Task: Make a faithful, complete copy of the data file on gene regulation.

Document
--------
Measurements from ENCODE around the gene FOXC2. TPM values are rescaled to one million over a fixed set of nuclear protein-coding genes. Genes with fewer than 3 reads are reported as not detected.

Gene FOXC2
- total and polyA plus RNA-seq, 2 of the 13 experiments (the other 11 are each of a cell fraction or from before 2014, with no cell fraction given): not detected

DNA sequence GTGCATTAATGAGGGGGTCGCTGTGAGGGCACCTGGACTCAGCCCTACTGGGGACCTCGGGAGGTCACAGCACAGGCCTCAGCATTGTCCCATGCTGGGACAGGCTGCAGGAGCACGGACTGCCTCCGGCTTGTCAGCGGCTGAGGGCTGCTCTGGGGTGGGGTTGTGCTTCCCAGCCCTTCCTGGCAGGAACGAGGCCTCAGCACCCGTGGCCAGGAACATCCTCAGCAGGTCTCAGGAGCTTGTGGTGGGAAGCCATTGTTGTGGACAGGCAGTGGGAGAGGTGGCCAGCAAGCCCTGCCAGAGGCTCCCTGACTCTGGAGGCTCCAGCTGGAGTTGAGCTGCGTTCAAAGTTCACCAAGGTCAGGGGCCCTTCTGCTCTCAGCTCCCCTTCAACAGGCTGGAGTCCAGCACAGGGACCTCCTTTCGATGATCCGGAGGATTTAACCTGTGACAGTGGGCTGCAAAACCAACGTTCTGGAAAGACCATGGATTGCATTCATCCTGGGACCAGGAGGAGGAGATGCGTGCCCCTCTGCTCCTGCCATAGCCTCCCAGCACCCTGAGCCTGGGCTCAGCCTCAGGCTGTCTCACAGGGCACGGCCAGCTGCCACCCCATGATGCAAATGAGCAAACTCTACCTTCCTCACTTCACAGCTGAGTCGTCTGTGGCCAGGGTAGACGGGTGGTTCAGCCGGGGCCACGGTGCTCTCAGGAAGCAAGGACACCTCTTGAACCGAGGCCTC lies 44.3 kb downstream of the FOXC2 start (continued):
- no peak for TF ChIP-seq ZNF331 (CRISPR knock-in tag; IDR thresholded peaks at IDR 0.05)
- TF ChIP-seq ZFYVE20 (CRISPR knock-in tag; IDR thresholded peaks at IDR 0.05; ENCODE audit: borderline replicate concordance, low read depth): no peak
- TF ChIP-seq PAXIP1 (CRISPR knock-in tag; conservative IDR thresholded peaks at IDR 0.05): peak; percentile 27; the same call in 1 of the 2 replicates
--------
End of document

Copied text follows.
Measurements from ENCODE around the gene FOXC2. TPM values are rescaled to one million over a fixed set of nuclear protein-coding genes. Genes with fewer than 3 reads are reported as not detected.

Gene FOXC2
- total and polyA plus RNA-seq, 2 of the 13 experiments (the other 11 are each of a cell fraction or from before 2014, with no cell fraction given): not detected

DNA sequence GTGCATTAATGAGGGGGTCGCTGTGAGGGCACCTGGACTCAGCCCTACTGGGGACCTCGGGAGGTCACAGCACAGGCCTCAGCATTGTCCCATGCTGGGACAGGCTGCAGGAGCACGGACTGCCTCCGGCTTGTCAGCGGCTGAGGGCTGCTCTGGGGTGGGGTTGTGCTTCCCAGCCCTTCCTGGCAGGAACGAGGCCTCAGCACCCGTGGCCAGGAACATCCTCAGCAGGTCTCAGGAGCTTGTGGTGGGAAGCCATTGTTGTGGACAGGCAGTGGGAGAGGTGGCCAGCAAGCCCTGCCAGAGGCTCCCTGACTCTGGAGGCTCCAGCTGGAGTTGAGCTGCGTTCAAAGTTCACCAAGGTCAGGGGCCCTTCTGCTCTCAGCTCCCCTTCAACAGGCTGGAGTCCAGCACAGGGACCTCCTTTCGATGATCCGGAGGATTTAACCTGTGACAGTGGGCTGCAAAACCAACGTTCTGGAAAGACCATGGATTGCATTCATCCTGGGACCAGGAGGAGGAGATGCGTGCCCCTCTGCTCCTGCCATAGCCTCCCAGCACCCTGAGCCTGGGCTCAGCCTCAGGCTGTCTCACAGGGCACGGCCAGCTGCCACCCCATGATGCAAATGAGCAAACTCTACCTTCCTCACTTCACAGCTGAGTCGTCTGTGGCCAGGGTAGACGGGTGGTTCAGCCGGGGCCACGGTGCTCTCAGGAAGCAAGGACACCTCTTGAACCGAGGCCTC lies 44.3 kb downstream of the FOXC2 start (continued):
- no peak for TF ChIP-seq ZNF331 (CRISPR knock-in tag; IDR thresholded peaks at IDR 0.05)
- TF ChIP-seq ZFYVE20 (CRISPR knock-in tag; IDR thresholded peaks at IDR 0.05; ENCODE audit: borderline replicate concordance, low read depth): no peak
- TF ChIP-seq PAXIP1 (CRISPR knock-in tag; conservative IDR thresholded peaks at IDR 0.05): peak; percentile 27; the same call in 1 of the 2 replicates